Essay about Media Violence

Submitted By QiuyingZhang1
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Fraud Detection and Forensic Accounting
¨ Fatma Ulucan Ozkul and Ayse Pamukcu ¸ ¸



Definitions of Fraud

A quick search for the meaning of fraud in the dictionary states that fraud is “deceit, impersonation with intent to deceive, criminal deception done with the intention of gaining an advantage.” The Institute of Turkish History explains the word fraud as “a deceptive trick, scam, game, artifice, cabal which is committed to cheat, mislead someone” and “contributing something useless to something in order to gain advantage” (Institute of Turkish History 1998, p 995). According to another definition, fraud is “to create a misjudgment or maintain an existing misjudgment to induce somebody to make a contract” (Arzova 2003, p 118). Another definition says “it is to enrich oneself by intentionally reducing the value/worth of an asset in secret.” Fault is another term encountered when studying the concept of fraud. Fault is defined in the dictionary as “wrong, mistake, error,” “wrong, mistake, error committed involuntarily and unconsciously.” Fault stems from the deficiencies originated from the person or environment. Intention is the most important element which distinguishes fraud from fault. Moreover, the person committing fraud has an objective of moral or material gain. Debugging frauds, which are heavily committed on documents, from faults and bringing them to light is a difficult but not impossible task. Experienced auditors could detect frauds, thanks to their knowledge and experience. Fraudsters definitely leave traces, and experienced auditors could find the fraud and the fraudster by tracking traces (Arzova 2003, p 119).

¨ F.U. Ozkul Vocational College, Bahcesehir University, ˙stanbul, Turkey ¸ ¸ I e-mail: A. Pamukcu ¸ Faculty of Business Administration and Economics, Marmara University, Istanbul, Turkey e-mail: K. Calıyurt and S.O. Idowu (eds.), Emerging Fraud, ¸ DOI 10.1007/978-3-642-20826-3_2, # Springer-Verlag Berlin Heidelberg 2012 19


¨ F.U. Ozkul and A. Pamukcu ¸


Types of Fraud

There are two types of fraud committed in business (Bozkurt 2003, p 2): • Personal use of business resources • Drawing up financial statements of the business falsely Examples of frauds that employees commit to benefit themselves are given as follows (Bozkurt 2003, p 2): • Embezzlement of the money during its collection but before it is recorded in accounts • Stealing the cheques of business • Tampering the bank records and taking monetary advantage • Gaining advantage through forgery of documents • Making payments which should not be made or previously made • Creating fictitious debts and having payments done in favor of oneself • Giving discount improperly or without authority • Creating ghost suppliers and having payments made in their favor • Inventory and scrap theft • Office supplies and fixed asset theft • Creating fictitious expenses and obtaining disbursements • Padding expense items • Benefiting from placing redundant order • Creating ghost employees and embezzling their wages/salaries • Accepting bribes from the customers and suppliers of the business with various reasons • Using credit cards of the business for personal objectives • Benefiting from overstated personal expenditures • Manipulating the overtime periods and obtaining extra payment • Benefiting from padded travel expenses • Selling business assets under the market value Objectives of financial statements fraud: • Increasing the market value of the business • Making financial statements consistent with budgets • Obtaining unfair earnings by presenting falsely the value of the business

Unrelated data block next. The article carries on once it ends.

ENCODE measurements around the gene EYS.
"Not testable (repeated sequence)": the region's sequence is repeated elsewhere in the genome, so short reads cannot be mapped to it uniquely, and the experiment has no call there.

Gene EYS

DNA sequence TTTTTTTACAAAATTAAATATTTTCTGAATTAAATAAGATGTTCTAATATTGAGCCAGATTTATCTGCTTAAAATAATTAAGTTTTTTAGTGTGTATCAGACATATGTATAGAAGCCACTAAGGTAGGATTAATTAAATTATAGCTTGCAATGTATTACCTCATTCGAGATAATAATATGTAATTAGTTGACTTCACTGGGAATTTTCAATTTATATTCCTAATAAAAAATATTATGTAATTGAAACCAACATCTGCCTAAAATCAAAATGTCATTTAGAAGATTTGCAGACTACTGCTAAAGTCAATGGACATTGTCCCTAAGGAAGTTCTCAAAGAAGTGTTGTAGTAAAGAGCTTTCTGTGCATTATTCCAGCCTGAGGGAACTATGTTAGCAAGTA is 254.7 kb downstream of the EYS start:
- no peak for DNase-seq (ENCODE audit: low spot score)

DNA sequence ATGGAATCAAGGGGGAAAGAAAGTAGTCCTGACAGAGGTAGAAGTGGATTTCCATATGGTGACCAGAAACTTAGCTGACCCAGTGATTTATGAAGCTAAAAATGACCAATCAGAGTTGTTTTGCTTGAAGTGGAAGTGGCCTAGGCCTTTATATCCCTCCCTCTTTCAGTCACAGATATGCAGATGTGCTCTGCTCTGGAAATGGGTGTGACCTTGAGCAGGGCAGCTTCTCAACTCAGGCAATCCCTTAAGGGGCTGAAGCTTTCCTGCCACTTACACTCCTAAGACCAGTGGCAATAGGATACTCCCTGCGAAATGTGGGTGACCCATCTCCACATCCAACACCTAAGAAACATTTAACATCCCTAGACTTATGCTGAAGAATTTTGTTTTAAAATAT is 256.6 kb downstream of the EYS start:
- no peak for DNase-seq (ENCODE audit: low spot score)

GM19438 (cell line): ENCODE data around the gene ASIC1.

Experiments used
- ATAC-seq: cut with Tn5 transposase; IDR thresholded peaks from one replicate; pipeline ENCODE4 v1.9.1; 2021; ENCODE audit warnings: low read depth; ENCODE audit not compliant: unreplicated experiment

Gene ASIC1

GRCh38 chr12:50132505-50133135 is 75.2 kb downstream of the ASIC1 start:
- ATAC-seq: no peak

Statistics on Committed Frauds

Statistical information given below will give you an idea about the size of fraud: • It is estimated that employee frauds cost businesses $400 billion per year in the USA (Bozkurt 2003, p 1). • Studies conducted in developed countries reveal that businesses lose 6% of